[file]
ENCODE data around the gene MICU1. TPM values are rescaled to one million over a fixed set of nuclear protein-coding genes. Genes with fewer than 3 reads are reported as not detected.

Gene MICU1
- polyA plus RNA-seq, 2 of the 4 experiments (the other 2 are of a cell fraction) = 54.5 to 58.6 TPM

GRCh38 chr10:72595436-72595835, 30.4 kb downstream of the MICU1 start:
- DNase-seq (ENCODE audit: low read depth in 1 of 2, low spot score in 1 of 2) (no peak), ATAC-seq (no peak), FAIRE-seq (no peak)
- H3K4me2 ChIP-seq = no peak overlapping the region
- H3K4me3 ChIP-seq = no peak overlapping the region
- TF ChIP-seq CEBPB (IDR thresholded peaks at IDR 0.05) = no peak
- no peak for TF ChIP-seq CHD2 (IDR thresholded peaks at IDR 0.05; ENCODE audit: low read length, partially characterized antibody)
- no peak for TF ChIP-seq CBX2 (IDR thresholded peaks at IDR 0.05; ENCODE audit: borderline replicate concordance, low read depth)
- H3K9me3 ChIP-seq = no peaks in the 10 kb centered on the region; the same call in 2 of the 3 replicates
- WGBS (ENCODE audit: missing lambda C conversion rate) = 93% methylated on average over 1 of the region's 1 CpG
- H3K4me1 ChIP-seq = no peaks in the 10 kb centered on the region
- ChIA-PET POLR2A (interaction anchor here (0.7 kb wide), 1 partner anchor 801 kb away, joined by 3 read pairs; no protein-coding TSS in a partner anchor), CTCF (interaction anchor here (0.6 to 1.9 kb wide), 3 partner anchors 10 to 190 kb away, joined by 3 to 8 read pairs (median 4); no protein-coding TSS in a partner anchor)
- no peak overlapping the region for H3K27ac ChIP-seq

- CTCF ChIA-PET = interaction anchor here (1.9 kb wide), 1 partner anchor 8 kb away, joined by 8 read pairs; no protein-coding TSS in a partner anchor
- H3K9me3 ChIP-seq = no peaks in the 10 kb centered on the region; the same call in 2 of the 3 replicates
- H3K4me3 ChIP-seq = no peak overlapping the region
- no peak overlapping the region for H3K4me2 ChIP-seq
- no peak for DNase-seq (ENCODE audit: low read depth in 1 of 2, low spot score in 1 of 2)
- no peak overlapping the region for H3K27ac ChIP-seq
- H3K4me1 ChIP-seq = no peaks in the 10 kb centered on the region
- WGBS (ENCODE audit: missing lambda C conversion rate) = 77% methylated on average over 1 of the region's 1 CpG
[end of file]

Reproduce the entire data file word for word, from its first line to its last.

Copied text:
ENCODE data around the gene MICU1. TPM values are rescaled to one million over a fixed set of nuclear protein-coding genes. Genes with fewer than 3 reads are reported as not detected.

Gene MICU1
- polyA plus RNA-seq, 2 of the 4 experiments (the other 2 are of a cell fraction) = 54.5 to 58.6 TPM

GRCh38 chr10:72595436-72595835, 30.4 kb downstream of the MICU1 start:
- DNase-seq (ENCODE audit: low read depth in 1 of 2, low spot score in 1 of 2) (no peak), ATAC-seq (no peak), FAIRE-seq (no peak)
- H3K4me2 ChIP-seq = no peak overlapping the region
- H3K4me3 ChIP-seq = no peak overlapping the region
- TF ChIP-seq CEBPB (IDR thresholded peaks at IDR 0.05) = no peak
- no peak for TF ChIP-seq CHD2 (IDR thresholded peaks at IDR 0.05; ENCODE audit: low read length, partially characterized antibody)
- no peak for TF ChIP-seq CBX2 (IDR thresholded peaks at IDR 0.05; ENCODE audit: borderline replicate concordance, low read depth)
- H3K9me3 ChIP-seq = no peaks in the 10 kb centered on the region; the same call in 2 of the 3 replicates
- WGBS (ENCODE audit: missing lambda C conversion rate) = 93% methylated on average over 1 of the region's 1 CpG
- H3K4me1 ChIP-seq = no peaks in the 10 kb centered on the region
- ChIA-PET POLR2A (interaction anchor here (0.7 kb wide), 1 partner anchor 801 kb away, joined by 3 read pairs; no protein-coding TSS in a partner anchor), CTCF (interaction anchor here (0.6 to 1.9 kb wide), 3 partner anchors 10 to 190 kb away, joined by 3 to 8 read pairs (median 4); no protein-coding TSS in a partner anchor)
- no peak overlapping the region for H3K27ac ChIP-seq

- CTCF ChIA-PET = interaction anchor here (1.9 kb wide), 1 partner anchor 8 kb away, joined by 8 read pairs; no protein-coding TSS in a partner anchor
- H3K9me3 ChIP-seq = no peaks in the 10 kb centered on the region; the same call in 2 of the 3 replicates
- H3K4me3 ChIP-seq = no peak overlapping the region
- no peak overlapping the region for H3K4me2 ChIP-seq
- no peak for DNase-seq (ENCODE audit: low read depth in 1 of 2, low spot score in 1 of 2)
- no peak overlapping the region for H3K27ac ChIP-seq
- H3K4me1 ChIP-seq = no peaks in the 10 kb centered on the region
- WGBS (ENCODE audit: missing lambda C conversion rate) = 77% methylated on average over 1 of the region's 1 CpG